South/West Xtra: Char Valley's McConnell works at his craft

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Just as he has done ever since he can remember, T.J. McConnell is using his summer break to play as much basketball as possible, commuting from his parents' Collier home to play in pickup games throughout the area.

Oh, yeah ... he's spent some time playing with a few NBA standouts and some of the top college point guards in the country, too.

McConnell, a 2010 Chartiers Valley High School graduate, continues to work hard on his game after bursting onto the national scene last season as the starting point guard at the University of Arizona. The Wildcats were a No. 1 seed in the NCAA tournament and advanced to the Elite Eight.

Last week, McConnell participated in the invitation-only Nike Point Guard Skills Academy at Kean University in New Jersey. The three-day instructional camp included 13 college and 19 high school point guards.

Former NBA coach John Lucas was one of the lead instructors, as were three of the NBA's top young point guards -- All-Star Kyrie Irving, Rookie of the Year Michael Carter-Williams and All-Rookie Team honoree Trey Burke.

"Honestly, it was one of the best camps I've been to," said McConnell, who will be a redshirt senior at Arizona. "It was an honor to be invited. There are like 350 teams in the NCAA, and only [13] guards get invited.

"I was thankful. It was an honor to play with those guys."

Pitt's James Robinson was McConnell's roommate. The other college players were West Virginia's Juwan Staten, Wichita State's Fred VanFleet, Gonzaga's Kevin Pangos, Stanford's Chasson Randle, Louisville's Terry Rozier, Oregon's Joseph Young, Texas' Isaiah Taylor, UAB's Chad Frazier, Utah's Delon Wright, Kansas State's Marcus Foster and Seton Hall's Isaiah Whitehead.

McConnell said many of the drills focused on shooting, from floaters to pull-ups to 3-pointers. Some of the drills, McConnell said, involved facets of the game that fell out of his "comfort zone," so he was able to add some new wrinkles to his skill set.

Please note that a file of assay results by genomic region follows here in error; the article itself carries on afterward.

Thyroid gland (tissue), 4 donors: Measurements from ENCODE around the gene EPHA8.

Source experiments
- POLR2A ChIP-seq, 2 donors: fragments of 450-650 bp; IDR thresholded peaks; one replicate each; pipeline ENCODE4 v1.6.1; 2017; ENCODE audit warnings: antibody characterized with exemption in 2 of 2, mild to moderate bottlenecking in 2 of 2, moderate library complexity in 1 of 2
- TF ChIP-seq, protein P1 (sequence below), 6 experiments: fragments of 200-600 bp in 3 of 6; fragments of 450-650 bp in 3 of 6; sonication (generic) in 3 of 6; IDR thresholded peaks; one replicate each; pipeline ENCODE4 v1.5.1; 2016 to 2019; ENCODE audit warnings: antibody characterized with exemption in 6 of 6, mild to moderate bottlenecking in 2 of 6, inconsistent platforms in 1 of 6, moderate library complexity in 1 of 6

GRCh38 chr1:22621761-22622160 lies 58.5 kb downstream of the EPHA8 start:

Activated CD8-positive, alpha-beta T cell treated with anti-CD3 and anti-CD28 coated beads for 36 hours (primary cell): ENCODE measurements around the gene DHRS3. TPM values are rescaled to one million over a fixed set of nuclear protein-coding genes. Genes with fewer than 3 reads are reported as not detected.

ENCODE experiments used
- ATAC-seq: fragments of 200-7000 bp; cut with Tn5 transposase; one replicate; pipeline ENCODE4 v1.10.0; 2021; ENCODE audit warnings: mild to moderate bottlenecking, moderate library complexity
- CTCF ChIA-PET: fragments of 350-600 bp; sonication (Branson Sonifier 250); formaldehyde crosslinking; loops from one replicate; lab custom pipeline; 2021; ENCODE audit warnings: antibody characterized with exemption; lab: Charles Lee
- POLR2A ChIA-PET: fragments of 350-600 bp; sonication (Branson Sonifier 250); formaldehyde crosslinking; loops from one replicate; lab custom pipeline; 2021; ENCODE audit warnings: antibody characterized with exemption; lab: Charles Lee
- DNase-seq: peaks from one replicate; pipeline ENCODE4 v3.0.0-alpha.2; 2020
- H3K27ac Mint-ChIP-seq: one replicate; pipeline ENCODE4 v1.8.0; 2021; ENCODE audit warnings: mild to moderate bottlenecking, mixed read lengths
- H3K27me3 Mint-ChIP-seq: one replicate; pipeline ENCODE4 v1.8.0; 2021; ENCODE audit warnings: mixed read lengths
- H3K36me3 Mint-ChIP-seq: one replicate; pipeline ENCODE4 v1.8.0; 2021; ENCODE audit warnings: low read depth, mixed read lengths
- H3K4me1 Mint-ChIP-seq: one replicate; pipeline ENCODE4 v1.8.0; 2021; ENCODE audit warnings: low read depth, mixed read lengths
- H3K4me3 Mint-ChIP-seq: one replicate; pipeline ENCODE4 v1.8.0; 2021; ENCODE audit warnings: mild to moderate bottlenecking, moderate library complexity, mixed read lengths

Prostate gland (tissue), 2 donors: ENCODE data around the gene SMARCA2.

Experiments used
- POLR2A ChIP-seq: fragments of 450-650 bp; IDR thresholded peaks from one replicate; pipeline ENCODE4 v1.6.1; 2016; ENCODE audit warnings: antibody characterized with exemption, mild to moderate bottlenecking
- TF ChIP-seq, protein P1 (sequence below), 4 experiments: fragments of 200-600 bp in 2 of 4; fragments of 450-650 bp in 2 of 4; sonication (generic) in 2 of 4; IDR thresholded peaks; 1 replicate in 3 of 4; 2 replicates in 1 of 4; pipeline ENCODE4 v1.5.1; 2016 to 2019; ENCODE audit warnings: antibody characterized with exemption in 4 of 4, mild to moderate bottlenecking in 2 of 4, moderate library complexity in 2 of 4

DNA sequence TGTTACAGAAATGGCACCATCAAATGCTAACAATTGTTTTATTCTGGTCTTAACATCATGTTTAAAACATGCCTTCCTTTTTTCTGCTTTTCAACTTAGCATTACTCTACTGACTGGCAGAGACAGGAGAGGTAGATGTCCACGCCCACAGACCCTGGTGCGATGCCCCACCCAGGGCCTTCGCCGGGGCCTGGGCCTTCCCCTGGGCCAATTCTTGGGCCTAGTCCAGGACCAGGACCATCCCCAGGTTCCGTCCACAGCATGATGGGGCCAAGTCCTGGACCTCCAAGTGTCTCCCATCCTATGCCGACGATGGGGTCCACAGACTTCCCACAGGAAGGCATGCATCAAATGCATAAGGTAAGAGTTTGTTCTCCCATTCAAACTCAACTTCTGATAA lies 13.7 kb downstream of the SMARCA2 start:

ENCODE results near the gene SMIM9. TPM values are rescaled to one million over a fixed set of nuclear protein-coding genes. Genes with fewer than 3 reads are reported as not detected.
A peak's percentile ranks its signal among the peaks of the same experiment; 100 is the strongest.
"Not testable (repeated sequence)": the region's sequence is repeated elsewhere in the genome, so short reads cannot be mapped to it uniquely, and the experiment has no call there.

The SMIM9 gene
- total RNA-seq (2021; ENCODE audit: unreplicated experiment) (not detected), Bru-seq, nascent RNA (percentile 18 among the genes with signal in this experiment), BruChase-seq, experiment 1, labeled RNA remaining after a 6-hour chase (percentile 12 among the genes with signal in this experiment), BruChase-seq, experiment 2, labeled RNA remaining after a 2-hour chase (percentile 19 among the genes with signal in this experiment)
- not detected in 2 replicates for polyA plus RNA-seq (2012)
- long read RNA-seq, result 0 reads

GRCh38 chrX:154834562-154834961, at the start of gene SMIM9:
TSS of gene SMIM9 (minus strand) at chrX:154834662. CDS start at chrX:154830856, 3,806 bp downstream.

McConnell scrimmaged with the NBA players and earned high praise from Lucas, who tweeted during the camp, "TJ McConnell is showing why he's a leader and winner."

"That camp showed me I need to work on every aspect," McConnell said. "Being at that camp, playing against those athletes, it showed me never to settle."

Four summers ago before his freshman season at Duquesne, McConnell shined at the Pittsburgh Basketball Club Pro-Am League. He was hoping to play in the league again this summer -- it began last week at Montour High School -- but might be forced to sit out after tweaking his ankle last weekend. McConnell said he will head back to Arizona the middle of this month.

When practice begins late this fall, McConnell will try to lead Arizona to a national championship. Two of last year's stars -- Aaron Gordon and Nick Johnson -- were selected in last week's NBA Draft, but McConnell will be surrounded by another talented group that includes Rondae Hollis-Jefferson, Brandon Ashley and highly regarded freshman Stanley Johnson.

Outside of winning a national title, McConnell's first season eligible at Arizona -- he had to sit out a season after transferring from Duquesne following his sophomore year -- could not have gone much better. In addition to the team success, McConnell was dynamic at the point for the Wildcats, becoming a difference maker with his passing, defense, and leadership.

His 202 assists were the sixth-most in school history. McConnell was named second-team All-Pac 12 and made the Pac 12 All-Defensive team.

"It was one of the best seasons I've ever had as a player," McConnell said. "It was kind of a disappointment we didn't win a national championship, but making it to the Elite Eight was an honor. Growing up, playing in the NCAA tournament was always a dream to me."

Another is playing in the NBA. McConnell said he sometimes thinks about possibly realizing that dream after what he hopes will be a special, final college season.

"Obviously, it's any kid's dream to play in the NBA," he said. "I'm just working my hardest to win a national championship at Arizona. If I can play in the NBA one day, that would be a huge honor."

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